Do you want to get the most out of your language course? Do you want to get an A in French class? After taking my fair share of French courses, I know a thing or two. Here are some universal tips to help you become successful.

Attending class and studying is only HALF the battle

Studying and going to class are the basis of getting an A in French class, but if you truly want to be successful and learn the language then this not enough.

Take for example my 5th-year high school French class of 25 students. Did all of us want A’s? Yes. But how many of us still use French to this day? Probably 3-4 of us, in fact, some of the people in my class barely remember anything 5 years later.

Don’t let that be you. If you’re going to spend valuable time learning something then don’t let it go to waste.

Keep in mind, there’s more to French than a grade. A whole culture and history stands behind the language, so until you can appreciate that or want to experience it with others then your language class is fruitless.

Make your language course mean more to you than a grade or a course needed to complete for high school. – John Elkhoury

Tell yourself that there are people out there in the world who wish somebody could teach them another language and you’re taking it for granted. Trust me, I’ve encountered plenty of people who wanted me to teach them French, my mother being the first of them. It’s truly an opportunity.

So don’t just physically go to class, that isn’t enough. Don’t just pray for an A either. Instead, go mentally prepared, meaning be ready to pay attention and follow the discussions, or else you might as well have stayed home.

How to do it for the knowledge?

Playing off the “don’t do it for the grade” ideology, how can you make your language course mean something to you? Well those who are motivated with internal goals (like the desire to learn new things) do better and learn more than those who are externally motivated (I want a good grade).

If you’re not in a language course because you’re interested in learning it, then change your outlook.

Tell yourself you want to go to France. A less extreme option would be to say you want to understand some French music, watch a French movie, or even just read a crêpe recipe in French. The possibilities are numerous.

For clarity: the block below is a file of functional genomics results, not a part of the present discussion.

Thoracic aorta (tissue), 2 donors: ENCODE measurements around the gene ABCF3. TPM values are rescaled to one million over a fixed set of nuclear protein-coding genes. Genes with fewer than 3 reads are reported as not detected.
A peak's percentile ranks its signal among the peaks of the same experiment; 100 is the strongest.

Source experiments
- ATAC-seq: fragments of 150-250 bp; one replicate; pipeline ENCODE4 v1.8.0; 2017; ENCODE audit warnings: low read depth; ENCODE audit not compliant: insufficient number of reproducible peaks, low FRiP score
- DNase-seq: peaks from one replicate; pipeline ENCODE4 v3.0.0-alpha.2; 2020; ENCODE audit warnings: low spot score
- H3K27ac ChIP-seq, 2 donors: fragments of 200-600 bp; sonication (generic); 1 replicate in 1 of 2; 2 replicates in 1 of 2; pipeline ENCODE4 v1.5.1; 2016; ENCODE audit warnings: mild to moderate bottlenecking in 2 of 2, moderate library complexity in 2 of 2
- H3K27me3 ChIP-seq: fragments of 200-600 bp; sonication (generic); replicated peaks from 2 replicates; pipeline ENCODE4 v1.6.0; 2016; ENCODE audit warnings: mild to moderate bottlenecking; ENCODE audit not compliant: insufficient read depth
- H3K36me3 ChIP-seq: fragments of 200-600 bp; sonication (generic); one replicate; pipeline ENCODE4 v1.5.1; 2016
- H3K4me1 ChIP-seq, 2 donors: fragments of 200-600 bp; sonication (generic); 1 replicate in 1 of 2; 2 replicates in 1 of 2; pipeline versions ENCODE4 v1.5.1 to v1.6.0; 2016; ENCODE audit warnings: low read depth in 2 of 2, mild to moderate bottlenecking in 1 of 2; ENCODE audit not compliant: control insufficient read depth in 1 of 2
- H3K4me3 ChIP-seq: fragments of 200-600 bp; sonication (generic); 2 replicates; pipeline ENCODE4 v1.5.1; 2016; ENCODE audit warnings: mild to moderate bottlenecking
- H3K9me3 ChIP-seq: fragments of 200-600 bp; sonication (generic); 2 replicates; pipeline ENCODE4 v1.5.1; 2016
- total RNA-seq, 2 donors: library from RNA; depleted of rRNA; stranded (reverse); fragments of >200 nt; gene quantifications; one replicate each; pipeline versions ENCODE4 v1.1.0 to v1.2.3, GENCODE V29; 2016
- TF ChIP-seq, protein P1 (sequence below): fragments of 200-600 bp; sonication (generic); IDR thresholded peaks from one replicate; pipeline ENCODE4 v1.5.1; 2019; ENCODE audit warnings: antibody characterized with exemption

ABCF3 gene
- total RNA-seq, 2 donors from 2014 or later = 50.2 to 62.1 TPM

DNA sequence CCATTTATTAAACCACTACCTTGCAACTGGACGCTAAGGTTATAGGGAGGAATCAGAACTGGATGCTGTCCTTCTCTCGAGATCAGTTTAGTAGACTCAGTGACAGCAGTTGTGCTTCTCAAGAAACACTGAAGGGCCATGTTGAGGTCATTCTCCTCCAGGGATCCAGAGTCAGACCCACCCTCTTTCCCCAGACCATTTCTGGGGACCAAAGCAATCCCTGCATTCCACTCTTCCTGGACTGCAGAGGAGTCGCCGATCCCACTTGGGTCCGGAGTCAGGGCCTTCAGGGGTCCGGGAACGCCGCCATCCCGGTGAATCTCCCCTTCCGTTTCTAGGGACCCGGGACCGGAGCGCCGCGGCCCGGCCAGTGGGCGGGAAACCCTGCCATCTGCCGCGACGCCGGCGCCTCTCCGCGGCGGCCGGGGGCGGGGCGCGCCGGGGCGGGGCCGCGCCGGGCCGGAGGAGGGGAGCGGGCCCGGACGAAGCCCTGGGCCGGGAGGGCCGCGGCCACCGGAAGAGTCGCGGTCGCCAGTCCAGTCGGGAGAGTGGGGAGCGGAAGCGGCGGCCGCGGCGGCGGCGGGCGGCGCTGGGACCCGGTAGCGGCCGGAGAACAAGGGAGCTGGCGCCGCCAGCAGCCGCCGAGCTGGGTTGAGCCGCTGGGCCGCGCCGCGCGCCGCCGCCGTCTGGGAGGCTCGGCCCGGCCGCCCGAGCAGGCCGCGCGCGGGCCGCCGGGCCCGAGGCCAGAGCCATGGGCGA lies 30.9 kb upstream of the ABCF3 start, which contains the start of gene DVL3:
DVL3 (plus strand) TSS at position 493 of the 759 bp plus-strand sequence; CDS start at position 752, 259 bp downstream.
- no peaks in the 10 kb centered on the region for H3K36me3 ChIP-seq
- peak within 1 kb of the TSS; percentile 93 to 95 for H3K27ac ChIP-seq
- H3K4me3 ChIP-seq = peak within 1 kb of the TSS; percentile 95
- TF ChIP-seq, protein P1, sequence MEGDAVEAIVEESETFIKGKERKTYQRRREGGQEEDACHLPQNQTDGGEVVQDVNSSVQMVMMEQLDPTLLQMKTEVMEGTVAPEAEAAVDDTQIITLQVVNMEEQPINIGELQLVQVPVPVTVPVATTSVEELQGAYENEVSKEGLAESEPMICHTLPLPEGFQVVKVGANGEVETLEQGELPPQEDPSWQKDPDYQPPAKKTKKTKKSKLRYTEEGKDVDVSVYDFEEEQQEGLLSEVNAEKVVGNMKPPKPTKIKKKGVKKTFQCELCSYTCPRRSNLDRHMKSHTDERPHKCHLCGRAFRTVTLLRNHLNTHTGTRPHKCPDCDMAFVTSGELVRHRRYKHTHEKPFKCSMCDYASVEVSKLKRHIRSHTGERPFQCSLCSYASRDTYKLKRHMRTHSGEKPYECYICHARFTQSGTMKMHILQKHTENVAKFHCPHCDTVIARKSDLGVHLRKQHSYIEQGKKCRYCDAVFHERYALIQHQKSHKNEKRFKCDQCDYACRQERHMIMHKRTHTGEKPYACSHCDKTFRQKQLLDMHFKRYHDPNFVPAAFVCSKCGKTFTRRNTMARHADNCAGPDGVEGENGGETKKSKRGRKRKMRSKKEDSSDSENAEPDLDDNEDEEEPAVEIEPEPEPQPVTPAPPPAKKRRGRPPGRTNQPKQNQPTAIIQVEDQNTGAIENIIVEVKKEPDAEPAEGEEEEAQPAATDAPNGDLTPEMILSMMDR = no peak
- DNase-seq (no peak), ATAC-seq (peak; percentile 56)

Get a few classmates or natives together, grab a coffee, and expand your language skills outside of the classroom. Give what you learn some meaning other than memorizing the purple vocabulary box on page 33. Languages are about communication, so find some people to communicate with!

Show the teacher you care

The best way to be successful in French and to get an A, outside of liking the subject matter, would be to show your teacher that you actually care about the material.

Now let me diffuse a common association; no, this does not mean you have to be the teacher’s pet. You don’t have to sit in the first row and answer every question until your classmates dislike you.

Yet, just showing interest in learning the language (show up to class & ask questions) motivates your teacher to help both you and the class more. Even the meanest teachers will soften up a bit if you tell them you plan on going somewhere to use what they taught you. If your professor is French then you’re showing that you care about their origins! If not, you are still saying that their profession (teaching) and their subject matter (French) are both useful to some aspect of your life.

Teachers who like you tend to be more lenient on their grading when they figure you deserve a good grade.

I taught English classes in France. Which of my students were treated better? Students who didn’t answer questions, refused to do the assignments, and not pay attention to lessons you toiled hours over to prepare? Or students who happily participated, asked questions when confused, and worked diligently when needed?

It’s common sense.

Even though both groups of students were graded fairly, I would probably go into more in-depth explanations with the enthusiastic bunch. Or maybe some of their questions would start a great discussion which better prepared their class to ace the next exam? There are many factors at play. Contribute to a positive learning environment and you’ll be rewarded with more French, which makes acing that French class inherently easier.

Maybe I was lucky that all my language teachers were very friendly, social, and passionate about what they did. But even if you don’t have one of those teachers, it is still worth a shot to show them you care. Sometimes teachers get lost in the profession and lose the spark which drove them to become a teacher in the first place. Maybe you can help rekindle that spark?

Go up to your professor after class, introduce yourself, and tell them why you’re there, even if it’s as cheesy as “One day I hope to see Paris.” You’ll notice how they open up to you and treat you a bit differently because they want to see you succeed.

Those are my classroom tactics on how to get an A in French class. We continue the discussion with why lazy language students never succeed.

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